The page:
Years after claiming DogWalk wasn't a vulnerability, Microsoft confirms flaw is being exploited and issues patch
This week Microsoft finally released a patch for a zero-day security flaw being exploited by hackers, that the company had claimed since 2019 was not actually a vulnerability.
The volte-face from Microsoft relates to "DogWalk", a remote code execution vulnerability in the Microsoft Windows Support Diagnostic Tool (MSDT), affecting all Windows versions going back as far as Windows 7 and Server 2008.
Successful exploitation of DogWalk can see malicious attackers gain remote code execution on compromised computer systems.
Due to the high severity of the DogWalk vulnerability (technically known by Microsoft as CVE-2022-34713), all users of Windows and Windows Server are being urged to ensure systems are properly updated as soon as possible.
Microsoft also noted that the vulnerability had been seen being actively exploited.
The DogWalk vulnerability, discovered by security researcher Imre Rad at the end of 2019, was initially downplayed by Microsoft who said that it would not be fixing the bug as it did not view it as having satisfied its criteria for being a vulnerability.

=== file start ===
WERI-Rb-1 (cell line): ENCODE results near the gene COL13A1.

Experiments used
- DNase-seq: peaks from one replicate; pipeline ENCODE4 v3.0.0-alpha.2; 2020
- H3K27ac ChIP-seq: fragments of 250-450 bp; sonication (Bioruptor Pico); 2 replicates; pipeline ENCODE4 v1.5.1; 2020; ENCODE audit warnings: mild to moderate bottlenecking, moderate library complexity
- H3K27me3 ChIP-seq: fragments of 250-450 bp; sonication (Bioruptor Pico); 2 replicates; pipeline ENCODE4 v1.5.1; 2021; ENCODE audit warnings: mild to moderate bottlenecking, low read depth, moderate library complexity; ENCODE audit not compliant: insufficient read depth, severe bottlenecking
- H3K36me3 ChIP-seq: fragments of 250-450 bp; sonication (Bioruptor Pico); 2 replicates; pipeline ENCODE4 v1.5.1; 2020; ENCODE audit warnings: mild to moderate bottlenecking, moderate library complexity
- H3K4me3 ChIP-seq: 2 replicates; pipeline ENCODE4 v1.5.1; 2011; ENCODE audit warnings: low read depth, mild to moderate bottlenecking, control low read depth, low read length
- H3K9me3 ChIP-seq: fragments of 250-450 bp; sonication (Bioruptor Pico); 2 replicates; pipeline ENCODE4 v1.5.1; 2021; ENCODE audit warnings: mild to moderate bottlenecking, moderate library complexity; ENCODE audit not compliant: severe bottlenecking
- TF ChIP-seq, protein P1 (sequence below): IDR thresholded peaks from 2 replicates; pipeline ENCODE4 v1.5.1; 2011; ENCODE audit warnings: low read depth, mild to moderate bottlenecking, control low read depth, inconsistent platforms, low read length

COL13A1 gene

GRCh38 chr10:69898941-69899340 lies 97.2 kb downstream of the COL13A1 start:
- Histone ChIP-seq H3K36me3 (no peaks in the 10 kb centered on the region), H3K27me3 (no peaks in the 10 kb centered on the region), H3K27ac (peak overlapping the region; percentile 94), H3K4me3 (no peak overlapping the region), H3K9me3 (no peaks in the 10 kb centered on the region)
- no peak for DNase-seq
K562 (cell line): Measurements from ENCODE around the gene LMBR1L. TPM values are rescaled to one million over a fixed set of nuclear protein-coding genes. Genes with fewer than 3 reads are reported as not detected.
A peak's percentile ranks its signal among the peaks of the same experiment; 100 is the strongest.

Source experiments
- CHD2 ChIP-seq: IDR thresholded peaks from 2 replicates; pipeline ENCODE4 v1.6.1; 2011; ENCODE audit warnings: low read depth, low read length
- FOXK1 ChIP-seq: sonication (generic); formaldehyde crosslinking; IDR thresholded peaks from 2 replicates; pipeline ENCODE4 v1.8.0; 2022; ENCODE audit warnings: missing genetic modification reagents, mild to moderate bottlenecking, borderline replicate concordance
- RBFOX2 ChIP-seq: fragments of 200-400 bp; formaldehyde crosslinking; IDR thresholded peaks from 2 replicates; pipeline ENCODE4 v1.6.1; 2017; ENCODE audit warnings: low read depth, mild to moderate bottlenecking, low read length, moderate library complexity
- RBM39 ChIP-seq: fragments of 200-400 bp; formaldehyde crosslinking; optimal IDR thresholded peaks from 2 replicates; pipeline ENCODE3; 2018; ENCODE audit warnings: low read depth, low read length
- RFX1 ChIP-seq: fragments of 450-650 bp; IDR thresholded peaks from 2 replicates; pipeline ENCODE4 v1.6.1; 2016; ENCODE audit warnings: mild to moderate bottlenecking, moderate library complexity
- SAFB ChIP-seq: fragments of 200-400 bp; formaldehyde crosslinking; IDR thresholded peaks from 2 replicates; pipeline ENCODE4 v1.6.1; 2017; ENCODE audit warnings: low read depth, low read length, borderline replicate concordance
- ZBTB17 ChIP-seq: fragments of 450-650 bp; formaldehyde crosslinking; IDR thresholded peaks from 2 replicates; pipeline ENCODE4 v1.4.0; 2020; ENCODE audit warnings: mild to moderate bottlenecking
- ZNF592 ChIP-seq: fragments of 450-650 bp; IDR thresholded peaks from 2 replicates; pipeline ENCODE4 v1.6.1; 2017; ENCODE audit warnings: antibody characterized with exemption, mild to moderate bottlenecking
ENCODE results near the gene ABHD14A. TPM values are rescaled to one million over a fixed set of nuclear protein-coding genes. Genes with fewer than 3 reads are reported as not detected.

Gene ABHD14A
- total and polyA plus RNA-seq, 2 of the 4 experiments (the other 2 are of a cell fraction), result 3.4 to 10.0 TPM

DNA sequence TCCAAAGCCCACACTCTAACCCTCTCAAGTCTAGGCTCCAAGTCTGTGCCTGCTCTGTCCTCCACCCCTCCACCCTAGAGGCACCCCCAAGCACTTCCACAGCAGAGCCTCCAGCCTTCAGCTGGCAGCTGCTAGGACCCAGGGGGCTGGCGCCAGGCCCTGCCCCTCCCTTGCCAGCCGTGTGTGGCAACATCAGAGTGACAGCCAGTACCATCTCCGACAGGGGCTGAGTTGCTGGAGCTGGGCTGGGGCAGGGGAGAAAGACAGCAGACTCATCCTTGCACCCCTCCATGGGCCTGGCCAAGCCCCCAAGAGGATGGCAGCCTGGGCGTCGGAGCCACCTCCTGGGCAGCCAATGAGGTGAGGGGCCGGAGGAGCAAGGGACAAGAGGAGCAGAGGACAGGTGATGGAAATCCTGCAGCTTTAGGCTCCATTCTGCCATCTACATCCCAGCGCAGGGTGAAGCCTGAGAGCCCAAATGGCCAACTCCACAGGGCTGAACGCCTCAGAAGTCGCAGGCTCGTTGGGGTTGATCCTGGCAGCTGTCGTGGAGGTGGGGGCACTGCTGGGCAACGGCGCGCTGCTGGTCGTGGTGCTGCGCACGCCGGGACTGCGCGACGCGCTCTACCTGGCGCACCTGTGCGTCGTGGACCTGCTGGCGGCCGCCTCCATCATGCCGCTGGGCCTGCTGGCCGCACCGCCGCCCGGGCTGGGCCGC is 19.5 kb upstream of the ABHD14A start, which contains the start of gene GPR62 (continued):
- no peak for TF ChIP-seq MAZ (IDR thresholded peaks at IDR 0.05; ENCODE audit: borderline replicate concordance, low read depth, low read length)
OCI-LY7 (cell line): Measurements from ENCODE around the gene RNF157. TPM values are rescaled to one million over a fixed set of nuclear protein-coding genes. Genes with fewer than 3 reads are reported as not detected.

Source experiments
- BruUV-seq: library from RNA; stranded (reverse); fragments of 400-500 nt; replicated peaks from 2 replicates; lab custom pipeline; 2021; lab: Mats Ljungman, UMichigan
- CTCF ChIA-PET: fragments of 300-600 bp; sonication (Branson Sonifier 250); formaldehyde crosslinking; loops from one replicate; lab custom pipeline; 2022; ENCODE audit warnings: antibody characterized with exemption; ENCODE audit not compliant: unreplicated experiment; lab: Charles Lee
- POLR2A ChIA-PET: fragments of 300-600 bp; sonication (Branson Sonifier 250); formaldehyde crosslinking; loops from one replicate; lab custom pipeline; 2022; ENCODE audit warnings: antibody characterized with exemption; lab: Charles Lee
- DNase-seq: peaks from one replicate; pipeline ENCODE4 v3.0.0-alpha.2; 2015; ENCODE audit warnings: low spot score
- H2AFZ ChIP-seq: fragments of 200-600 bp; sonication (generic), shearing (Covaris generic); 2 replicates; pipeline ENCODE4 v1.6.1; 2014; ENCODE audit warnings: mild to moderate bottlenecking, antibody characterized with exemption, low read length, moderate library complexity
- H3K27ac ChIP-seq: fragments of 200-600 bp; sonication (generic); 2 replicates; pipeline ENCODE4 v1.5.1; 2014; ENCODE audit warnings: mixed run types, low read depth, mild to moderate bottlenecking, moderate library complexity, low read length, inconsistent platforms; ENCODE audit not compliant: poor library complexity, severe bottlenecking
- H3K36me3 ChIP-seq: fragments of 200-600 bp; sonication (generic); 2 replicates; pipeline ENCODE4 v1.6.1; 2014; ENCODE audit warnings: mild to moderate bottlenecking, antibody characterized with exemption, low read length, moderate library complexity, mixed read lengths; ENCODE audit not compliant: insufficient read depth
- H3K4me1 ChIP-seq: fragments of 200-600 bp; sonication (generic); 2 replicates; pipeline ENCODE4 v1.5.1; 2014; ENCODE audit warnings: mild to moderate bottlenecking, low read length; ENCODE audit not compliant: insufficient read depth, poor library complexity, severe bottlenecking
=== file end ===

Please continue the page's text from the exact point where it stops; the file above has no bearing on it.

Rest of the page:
When concerns about DogWalk resurfaced in June, an unofficial third-party patch was released in the absence of any sign that Microsoft could change its stance.
With the release of an official patch in Microsoft's latest monthly Patch Tuesday update there is no need any longer for users to rely on a third-party fix.
Microsoft security researcher Johnathan Norman offered an apology for the company's slow handling of the issue:
We finally fixed the #DogWalk vulnerability. Sadly this remained an issue for far too long. thanks to everyone who yelled at us to fix it.
The DogWalk vulnerability is just one of more than 120 bugs in Microsoft's code addressed by the August 2022 Patch Tuesday update.
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